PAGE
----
Herpetic Whitlow affects the fingers, thumbs, toes, or nail cuticles. Herpes Gladiatorum affects the face, ears, neck and skin, usually acquired by contact sports such as wrestling, soccer, and other contact sports. Herpetic Keratitis is an infection on the cornea of the eye. Herpesviral Encephalitis affects the brain; caused by the transmission of the virus from a peripheral site on the face, along a nerve axon, to the brain. Neonatal herpes infections are caused by an infected mother transmitting the virus to her unborn child.

Chicken Pox is also a form of herpes virus as well as Shingles. Studies show that the herpes virus may lead to other illnesses such as Bell’s Palsy, Alzheimer’s disease and HIV. There are many infected persons that do not encounter symptoms of the virus or only encounter minimal signs of the virus. Once a person has become infected with herpes, they will encounter different stages of the infection. The first stage is the primary stage. The primary stage usually begins 2-8 days after being infected. The infection causes one to several small painful blisters.

The blisters will appear a red color and filled with a clear or cloudy colored fluid. The blisters may often break open and become open sores. Many endure flu-like symptoms while many others may not have any symptoms and may not know they have been infected.. In the latent stage, in infected person shows no signs or symptoms. No flu-like symptoms, no blisters or sores. The final stage is the shedding stage. Although an infected person may not encounter signs or symptoms, it is the most crucial phase of the virus because this is the time in which the virus multiplies in the nerves.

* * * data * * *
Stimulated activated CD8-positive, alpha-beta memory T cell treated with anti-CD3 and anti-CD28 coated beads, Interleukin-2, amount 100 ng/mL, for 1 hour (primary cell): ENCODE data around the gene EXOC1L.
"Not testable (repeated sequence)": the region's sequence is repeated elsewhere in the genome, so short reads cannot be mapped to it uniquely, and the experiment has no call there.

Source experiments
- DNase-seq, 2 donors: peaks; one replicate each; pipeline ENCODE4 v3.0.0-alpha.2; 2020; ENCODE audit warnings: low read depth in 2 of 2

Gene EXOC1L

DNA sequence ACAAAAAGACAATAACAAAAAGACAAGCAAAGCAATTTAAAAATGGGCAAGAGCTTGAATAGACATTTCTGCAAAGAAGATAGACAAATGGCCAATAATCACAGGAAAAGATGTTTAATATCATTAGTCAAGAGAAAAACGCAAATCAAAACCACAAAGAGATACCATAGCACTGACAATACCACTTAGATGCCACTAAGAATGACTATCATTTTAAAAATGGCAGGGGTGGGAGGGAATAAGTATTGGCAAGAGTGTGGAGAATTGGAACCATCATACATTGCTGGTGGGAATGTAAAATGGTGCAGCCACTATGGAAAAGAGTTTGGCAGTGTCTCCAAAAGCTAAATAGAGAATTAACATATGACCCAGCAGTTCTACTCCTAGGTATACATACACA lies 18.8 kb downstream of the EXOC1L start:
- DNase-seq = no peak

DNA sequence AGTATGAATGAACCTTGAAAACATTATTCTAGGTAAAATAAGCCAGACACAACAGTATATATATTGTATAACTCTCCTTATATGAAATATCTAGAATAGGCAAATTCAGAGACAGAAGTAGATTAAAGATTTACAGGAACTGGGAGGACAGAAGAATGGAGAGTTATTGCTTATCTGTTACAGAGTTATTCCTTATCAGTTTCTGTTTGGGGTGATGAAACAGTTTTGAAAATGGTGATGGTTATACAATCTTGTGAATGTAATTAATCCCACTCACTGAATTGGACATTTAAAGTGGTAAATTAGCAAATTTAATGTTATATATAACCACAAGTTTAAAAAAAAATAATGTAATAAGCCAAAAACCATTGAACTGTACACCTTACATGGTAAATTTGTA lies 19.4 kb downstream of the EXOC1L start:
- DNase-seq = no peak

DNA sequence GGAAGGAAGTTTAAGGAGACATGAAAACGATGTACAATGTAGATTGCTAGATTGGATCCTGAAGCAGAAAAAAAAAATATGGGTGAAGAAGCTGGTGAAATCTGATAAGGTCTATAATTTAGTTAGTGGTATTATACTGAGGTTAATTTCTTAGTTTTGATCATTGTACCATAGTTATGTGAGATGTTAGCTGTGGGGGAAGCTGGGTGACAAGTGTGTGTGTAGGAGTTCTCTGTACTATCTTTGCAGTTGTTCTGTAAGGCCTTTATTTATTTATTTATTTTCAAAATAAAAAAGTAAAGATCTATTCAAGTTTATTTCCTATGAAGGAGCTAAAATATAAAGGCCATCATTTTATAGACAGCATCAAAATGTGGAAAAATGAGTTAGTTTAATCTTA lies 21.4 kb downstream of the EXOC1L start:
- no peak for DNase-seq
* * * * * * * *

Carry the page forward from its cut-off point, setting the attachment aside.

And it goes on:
It finds it’s way into body fluids like saliva, vaginal fluids and semen. Herpes Simplex can easily be diagnosed in a variety of tests. A health care professional can diagnose herpes during an outbreak by visually inspecting the infected area or blisters. Most health care professionals will take a sample from the blisters and test it in a laboratory. If an outbreak is not present, a blood test would be taken to detect HSV-1 or HSV-2 antibodies. Most tests are usually more effective after 12-16 weeks of being exposed to the virus.

Results from any test can be determined anywhere from 10 minutes to 2 weeks. Taking an FDA approved herpes test is important for a proper and more accurate diagnosis. Most FDA approved tests have an accuracy rate of 93-100%. Herpes is a non-discriminative virus and affects millions of people. In the U. S. alone, approximately one out of every four to five adults, affecting nearly 50 million Americans, have the herpes virus. Half of a million new cases are reported each year to the Center for Disease Control (CDC).